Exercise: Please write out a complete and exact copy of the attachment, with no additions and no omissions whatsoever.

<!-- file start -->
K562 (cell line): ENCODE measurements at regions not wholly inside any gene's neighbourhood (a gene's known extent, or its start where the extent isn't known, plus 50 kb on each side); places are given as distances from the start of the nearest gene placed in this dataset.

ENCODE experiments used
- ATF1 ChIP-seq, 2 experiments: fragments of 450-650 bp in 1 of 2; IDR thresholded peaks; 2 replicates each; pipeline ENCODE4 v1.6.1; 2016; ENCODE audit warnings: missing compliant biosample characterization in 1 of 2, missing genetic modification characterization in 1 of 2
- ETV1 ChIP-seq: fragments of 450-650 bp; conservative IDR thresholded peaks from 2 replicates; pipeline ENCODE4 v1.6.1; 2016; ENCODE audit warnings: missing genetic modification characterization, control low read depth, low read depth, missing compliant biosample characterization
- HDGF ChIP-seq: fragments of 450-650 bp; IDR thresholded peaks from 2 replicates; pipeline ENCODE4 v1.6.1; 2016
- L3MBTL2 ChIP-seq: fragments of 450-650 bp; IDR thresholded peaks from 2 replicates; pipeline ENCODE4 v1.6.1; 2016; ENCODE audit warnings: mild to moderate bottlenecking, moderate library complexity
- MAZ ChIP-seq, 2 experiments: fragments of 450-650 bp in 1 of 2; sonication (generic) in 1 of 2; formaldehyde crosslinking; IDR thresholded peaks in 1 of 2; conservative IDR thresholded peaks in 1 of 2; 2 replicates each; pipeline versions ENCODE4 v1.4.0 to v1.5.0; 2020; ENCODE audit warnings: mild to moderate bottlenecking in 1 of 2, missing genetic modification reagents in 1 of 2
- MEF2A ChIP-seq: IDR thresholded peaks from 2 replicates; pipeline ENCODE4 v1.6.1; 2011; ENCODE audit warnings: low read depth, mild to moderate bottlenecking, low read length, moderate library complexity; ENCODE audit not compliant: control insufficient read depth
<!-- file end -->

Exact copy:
K562 (cell line): ENCODE measurements at regions not wholly inside any gene's neighbourhood (a gene's known extent, or its start where the extent isn't known, plus 50 kb on each side); places are given as distances from the start of the nearest gene placed in this dataset.

ENCODE experiments used
- ATF1 ChIP-seq, 2 experiments: fragments of 450-650 bp in 1 of 2; IDR thresholded peaks; 2 replicates each; pipeline ENCODE4 v1.6.1; 2016; ENCODE audit warnings: missing compliant biosample characterization in 1 of 2, missing genetic modification characterization in 1 of 2
- ETV1 ChIP-seq: fragments of 450-650 bp; conservative IDR thresholded peaks from 2 replicates; pipeline ENCODE4 v1.6.1; 2016; ENCODE audit warnings: missing genetic modification characterization, control low read depth, low read depth, missing compliant biosample characterization
- HDGF ChIP-seq: fragments of 450-650 bp; IDR thresholded peaks from 2 replicates; pipeline ENCODE4 v1.6.1; 2016
- L3MBTL2 ChIP-seq: fragments of 450-650 bp; IDR thresholded peaks from 2 replicates; pipeline ENCODE4 v1.6.1; 2016; ENCODE audit warnings: mild to moderate bottlenecking, moderate library complexity
- MAZ ChIP-seq, 2 experiments: fragments of 450-650 bp in 1 of 2; sonication (generic) in 1 of 2; formaldehyde crosslinking; IDR thresholded peaks in 1 of 2; conservative IDR thresholded peaks in 1 of 2; 2 replicates each; pipeline versions ENCODE4 v1.4.0 to v1.5.0; 2020; ENCODE audit warnings: mild to moderate bottlenecking in 1 of 2, missing genetic modification reagents in 1 of 2
- MEF2A ChIP-seq: IDR thresholded peaks from 2 replicates; pipeline ENCODE4 v1.6.1; 2011; ENCODE audit warnings: low read depth, mild to moderate bottlenecking, low read length, moderate library complexity; ENCODE audit not compliant: control insufficient read depth